© 2014 Norman Jacknis


Responses To The Revolution We’re Living Through?

I was recently reading Simon Winchester’s book, “The Men Who United the States: America’s Explorers, Inventors, Eccentrics and Mavericks, and the Creation of One Nation, Indivisible” which was published last year.  It’s an interesting exploration of important parts of American history that have gotten lost in the standard renditions or even the standard counter-renditions.

He spends a bit of time on New Harmony, Indiana, Robert Owen’s failed utopian experiment because its establishment enabled the growth of geology and geological exploration in the US, which was an important part of his story.


But the description of New Harmony raised a question in my mind.  For those of us who have studied even a basic history of the industrial revolution, we’re aware of various reactions over more than two hundred years. 

Just for a few examples … There were the Luddites who tried to stop it.  There were the utopian communities, like New Harmony, which hoped to offer an alternative to the way industrialization was occurring – sometimes even using industrial tools, but in new forms of society.  Along with that, the Romantic Movement in the arts and the Arts and Crafts movement in the US were a kind of a reaction to industrialization. 


The modern corporation was invented in response to the need to somehow manage and then build the industrial revolution’s manufacturing plants.

Marx, of course, developed his critique of capitalism which was the predominant form of economic organization that supported and was supported by the industrial revolution.  Later still, governments started to enact various laws to improve labor conditions, reduce monopolies, and provide for the more even distribution of the wealth created by the industrial revolution.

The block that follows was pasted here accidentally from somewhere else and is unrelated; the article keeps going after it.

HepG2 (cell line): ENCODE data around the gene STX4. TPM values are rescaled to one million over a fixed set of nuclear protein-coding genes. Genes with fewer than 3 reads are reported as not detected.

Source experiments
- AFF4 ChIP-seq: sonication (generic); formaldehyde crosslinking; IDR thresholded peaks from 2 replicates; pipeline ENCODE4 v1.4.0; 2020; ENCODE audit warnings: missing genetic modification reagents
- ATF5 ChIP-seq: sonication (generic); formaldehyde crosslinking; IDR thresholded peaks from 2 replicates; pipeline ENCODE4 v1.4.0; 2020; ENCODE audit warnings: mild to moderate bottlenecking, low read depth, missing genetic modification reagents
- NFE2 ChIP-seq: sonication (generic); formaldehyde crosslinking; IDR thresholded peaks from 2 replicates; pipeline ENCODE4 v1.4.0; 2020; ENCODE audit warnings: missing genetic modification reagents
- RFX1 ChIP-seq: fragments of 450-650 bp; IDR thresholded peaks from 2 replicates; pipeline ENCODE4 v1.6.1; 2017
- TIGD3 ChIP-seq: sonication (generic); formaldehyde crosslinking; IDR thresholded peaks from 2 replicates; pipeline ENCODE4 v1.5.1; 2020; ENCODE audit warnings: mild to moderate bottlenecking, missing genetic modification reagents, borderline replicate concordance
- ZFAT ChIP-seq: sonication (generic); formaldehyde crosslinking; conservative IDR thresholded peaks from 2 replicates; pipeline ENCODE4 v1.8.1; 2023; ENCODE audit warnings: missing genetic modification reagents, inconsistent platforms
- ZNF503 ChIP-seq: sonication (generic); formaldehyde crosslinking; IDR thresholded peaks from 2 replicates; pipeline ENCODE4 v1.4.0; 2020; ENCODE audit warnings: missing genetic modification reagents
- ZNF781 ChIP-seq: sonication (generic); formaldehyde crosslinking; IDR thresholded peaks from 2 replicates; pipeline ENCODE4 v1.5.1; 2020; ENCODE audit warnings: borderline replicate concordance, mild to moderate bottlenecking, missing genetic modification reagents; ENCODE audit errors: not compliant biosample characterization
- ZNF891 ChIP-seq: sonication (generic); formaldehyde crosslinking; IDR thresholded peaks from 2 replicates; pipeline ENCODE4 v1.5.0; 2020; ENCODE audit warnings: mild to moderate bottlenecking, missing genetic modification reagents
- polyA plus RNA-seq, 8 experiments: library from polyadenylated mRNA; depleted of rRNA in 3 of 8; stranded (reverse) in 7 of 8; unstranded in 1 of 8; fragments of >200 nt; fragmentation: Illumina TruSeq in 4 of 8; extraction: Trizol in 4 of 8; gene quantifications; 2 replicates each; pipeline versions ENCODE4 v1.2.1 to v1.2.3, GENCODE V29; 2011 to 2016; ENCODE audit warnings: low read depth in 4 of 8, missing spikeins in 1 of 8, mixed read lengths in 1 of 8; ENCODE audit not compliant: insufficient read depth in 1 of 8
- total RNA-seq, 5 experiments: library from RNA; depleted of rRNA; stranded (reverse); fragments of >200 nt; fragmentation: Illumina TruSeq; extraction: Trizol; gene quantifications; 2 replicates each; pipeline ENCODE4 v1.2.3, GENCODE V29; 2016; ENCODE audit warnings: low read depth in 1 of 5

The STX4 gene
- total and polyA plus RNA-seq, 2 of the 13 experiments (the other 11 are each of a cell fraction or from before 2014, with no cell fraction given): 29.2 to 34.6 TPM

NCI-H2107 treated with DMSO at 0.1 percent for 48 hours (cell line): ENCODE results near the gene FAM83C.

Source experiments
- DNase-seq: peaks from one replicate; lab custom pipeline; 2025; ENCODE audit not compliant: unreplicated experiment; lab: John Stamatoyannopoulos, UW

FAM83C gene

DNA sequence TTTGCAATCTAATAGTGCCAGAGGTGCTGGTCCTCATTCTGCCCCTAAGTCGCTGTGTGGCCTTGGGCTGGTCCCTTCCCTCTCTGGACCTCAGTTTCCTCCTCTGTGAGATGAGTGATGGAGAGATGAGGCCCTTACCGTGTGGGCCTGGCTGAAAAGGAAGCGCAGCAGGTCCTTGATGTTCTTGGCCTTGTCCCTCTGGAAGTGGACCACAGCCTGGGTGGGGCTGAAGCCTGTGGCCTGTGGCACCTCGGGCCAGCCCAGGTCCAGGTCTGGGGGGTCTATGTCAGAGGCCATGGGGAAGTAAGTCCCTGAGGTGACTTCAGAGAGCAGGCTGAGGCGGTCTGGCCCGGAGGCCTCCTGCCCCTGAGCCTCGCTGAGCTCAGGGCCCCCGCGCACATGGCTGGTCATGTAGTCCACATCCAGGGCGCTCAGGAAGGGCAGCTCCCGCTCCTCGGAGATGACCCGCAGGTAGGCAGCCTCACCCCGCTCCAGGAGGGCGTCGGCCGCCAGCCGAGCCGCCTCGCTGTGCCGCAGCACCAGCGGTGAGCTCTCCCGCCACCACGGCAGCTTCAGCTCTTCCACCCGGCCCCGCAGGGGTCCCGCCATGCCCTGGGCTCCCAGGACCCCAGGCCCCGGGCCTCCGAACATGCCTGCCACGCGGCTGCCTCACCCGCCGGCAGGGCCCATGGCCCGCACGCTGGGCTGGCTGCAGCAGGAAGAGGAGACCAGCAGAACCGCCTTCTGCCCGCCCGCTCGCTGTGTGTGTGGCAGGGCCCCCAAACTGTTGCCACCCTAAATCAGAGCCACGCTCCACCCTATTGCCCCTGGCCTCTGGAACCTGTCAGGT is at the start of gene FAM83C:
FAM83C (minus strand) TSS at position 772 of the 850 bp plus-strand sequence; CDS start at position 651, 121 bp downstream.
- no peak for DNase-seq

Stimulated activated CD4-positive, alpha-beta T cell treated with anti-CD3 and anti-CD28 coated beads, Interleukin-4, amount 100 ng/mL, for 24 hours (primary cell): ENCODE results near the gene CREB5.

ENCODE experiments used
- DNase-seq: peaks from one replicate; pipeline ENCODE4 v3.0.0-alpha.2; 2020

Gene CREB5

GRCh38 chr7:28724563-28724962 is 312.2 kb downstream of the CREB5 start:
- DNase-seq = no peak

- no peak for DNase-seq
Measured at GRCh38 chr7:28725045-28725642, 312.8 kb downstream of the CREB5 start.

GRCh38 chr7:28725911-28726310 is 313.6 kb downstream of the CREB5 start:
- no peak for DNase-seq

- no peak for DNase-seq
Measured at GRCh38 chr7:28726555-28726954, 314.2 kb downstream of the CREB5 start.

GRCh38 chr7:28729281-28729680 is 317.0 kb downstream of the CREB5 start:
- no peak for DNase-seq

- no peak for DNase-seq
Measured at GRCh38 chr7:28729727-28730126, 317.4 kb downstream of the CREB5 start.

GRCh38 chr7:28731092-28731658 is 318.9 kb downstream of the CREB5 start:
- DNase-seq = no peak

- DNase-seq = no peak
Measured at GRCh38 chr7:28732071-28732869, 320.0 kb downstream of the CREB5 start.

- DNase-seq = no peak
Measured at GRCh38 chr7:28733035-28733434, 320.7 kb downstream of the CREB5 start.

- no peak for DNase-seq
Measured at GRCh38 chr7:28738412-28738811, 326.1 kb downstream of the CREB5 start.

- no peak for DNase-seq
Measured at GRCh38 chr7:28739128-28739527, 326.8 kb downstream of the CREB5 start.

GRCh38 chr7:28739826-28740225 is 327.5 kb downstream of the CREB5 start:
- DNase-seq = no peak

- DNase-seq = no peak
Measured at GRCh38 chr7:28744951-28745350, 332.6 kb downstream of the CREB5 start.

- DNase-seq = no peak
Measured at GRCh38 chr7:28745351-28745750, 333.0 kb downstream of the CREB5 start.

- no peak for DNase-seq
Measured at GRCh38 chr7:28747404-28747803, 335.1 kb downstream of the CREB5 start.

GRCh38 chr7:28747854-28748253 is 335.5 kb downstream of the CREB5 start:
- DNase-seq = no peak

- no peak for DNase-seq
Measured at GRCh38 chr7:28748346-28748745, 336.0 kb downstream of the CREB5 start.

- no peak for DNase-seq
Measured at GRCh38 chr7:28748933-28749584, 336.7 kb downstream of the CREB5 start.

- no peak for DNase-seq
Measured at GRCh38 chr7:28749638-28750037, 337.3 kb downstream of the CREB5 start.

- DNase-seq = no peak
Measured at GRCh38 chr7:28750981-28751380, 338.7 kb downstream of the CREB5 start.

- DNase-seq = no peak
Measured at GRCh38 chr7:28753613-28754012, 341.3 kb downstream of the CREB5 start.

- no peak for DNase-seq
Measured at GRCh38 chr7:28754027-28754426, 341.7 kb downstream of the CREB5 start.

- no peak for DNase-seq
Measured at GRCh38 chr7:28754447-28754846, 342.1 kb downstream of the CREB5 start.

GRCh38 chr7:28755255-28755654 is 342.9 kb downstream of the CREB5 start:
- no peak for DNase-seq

We’ve learned to understand these reactions, see them in context and know which failed and which succeeded.  That’s easy with the benefit of hindsight.

Although some parts of the world are still in an industrial transition, as I’ve written in various posts, the more economically advanced societies are now going through a transformation as great as the industrial revolution.  We are at the beginning of developing and emerging into a post-industrial society, a knowledge economy, a sharing economy, a digital economy, or something we haven’t coined a name for yet.

So here’s my first question: what responses and reactions to this new economy are we seeing now?

Thinking about the longer term:

  • Which responses will flame out the way New Harmony did? But what residual benefits will such short-lived responses leave for the rest of this century?
  • What new laws do we need and really expect to see?  Or even new forms of governance?
  • What new business arrangements do we really expect to see? Will we need to invent something as new in the same way corporations were invented?

Trying to look out over many decades into the future as this new economy develops, I only have some inklings and guesses – but no answers.  What are your guesses or boldly stated answers?

© 2014 Norman Jacknis